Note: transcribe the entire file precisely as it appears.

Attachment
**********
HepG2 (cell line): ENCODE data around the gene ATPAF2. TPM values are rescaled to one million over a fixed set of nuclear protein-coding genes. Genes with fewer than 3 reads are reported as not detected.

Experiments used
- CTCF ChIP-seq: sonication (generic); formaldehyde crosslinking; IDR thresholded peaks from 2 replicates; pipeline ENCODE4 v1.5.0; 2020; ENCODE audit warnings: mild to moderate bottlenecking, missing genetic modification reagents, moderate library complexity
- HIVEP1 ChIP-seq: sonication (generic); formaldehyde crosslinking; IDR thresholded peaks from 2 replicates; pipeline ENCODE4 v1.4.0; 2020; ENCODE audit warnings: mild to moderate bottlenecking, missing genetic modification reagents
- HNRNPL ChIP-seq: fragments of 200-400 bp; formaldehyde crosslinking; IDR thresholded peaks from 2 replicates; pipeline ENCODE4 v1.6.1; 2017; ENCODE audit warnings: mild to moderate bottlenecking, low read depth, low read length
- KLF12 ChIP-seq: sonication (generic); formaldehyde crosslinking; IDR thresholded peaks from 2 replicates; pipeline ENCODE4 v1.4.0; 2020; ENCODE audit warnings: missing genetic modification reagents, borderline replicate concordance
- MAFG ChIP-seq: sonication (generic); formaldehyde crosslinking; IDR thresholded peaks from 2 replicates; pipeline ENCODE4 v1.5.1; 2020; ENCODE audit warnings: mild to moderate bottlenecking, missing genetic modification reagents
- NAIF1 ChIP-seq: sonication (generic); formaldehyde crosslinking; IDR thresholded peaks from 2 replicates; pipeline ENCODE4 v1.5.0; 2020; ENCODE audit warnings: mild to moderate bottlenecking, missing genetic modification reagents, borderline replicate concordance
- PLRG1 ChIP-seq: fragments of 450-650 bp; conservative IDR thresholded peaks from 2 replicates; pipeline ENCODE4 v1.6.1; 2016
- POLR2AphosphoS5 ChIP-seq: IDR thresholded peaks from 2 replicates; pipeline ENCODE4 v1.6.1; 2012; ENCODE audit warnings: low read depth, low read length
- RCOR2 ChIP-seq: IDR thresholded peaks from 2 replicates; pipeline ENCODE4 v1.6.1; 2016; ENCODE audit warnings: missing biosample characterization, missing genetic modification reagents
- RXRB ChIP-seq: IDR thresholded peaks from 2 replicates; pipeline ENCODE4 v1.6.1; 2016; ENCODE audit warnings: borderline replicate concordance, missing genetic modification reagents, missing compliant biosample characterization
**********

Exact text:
HepG2 (cell line): ENCODE data around the gene ATPAF2. TPM values are rescaled to one million over a fixed set of nuclear protein-coding genes. Genes with fewer than 3 reads are reported as not detected.

Experiments used
- CTCF ChIP-seq: sonication (generic); formaldehyde crosslinking; IDR thresholded peaks from 2 replicates; pipeline ENCODE4 v1.5.0; 2020; ENCODE audit warnings: mild to moderate bottlenecking, missing genetic modification reagents, moderate library complexity
- HIVEP1 ChIP-seq: sonication (generic); formaldehyde crosslinking; IDR thresholded peaks from 2 replicates; pipeline ENCODE4 v1.4.0; 2020; ENCODE audit warnings: mild to moderate bottlenecking, missing genetic modification reagents
- HNRNPL ChIP-seq: fragments of 200-400 bp; formaldehyde crosslinking; IDR thresholded peaks from 2 replicates; pipeline ENCODE4 v1.6.1; 2017; ENCODE audit warnings: mild to moderate bottlenecking, low read depth, low read length
- KLF12 ChIP-seq: sonication (generic); formaldehyde crosslinking; IDR thresholded peaks from 2 replicates; pipeline ENCODE4 v1.4.0; 2020; ENCODE audit warnings: missing genetic modification reagents, borderline replicate concordance
- MAFG ChIP-seq: sonication (generic); formaldehyde crosslinking; IDR thresholded peaks from 2 replicates; pipeline ENCODE4 v1.5.1; 2020; ENCODE audit warnings: mild to moderate bottlenecking, missing genetic modification reagents
- NAIF1 ChIP-seq: sonication (generic); formaldehyde crosslinking; IDR thresholded peaks from 2 replicates; pipeline ENCODE4 v1.5.0; 2020; ENCODE audit warnings: mild to moderate bottlenecking, missing genetic modification reagents, borderline replicate concordance
- PLRG1 ChIP-seq: fragments of 450-650 bp; conservative IDR thresholded peaks from 2 replicates; pipeline ENCODE4 v1.6.1; 2016
- POLR2AphosphoS5 ChIP-seq: IDR thresholded peaks from 2 replicates; pipeline ENCODE4 v1.6.1; 2012; ENCODE audit warnings: low read depth, low read length
- RCOR2 ChIP-seq: IDR thresholded peaks from 2 replicates; pipeline ENCODE4 v1.6.1; 2016; ENCODE audit warnings: missing biosample characterization, missing genetic modification reagents
- RXRB ChIP-seq: IDR thresholded peaks from 2 replicates; pipeline ENCODE4 v1.6.1; 2016; ENCODE audit warnings: borderline replicate concordance, missing genetic modification reagents, missing compliant biosample characterization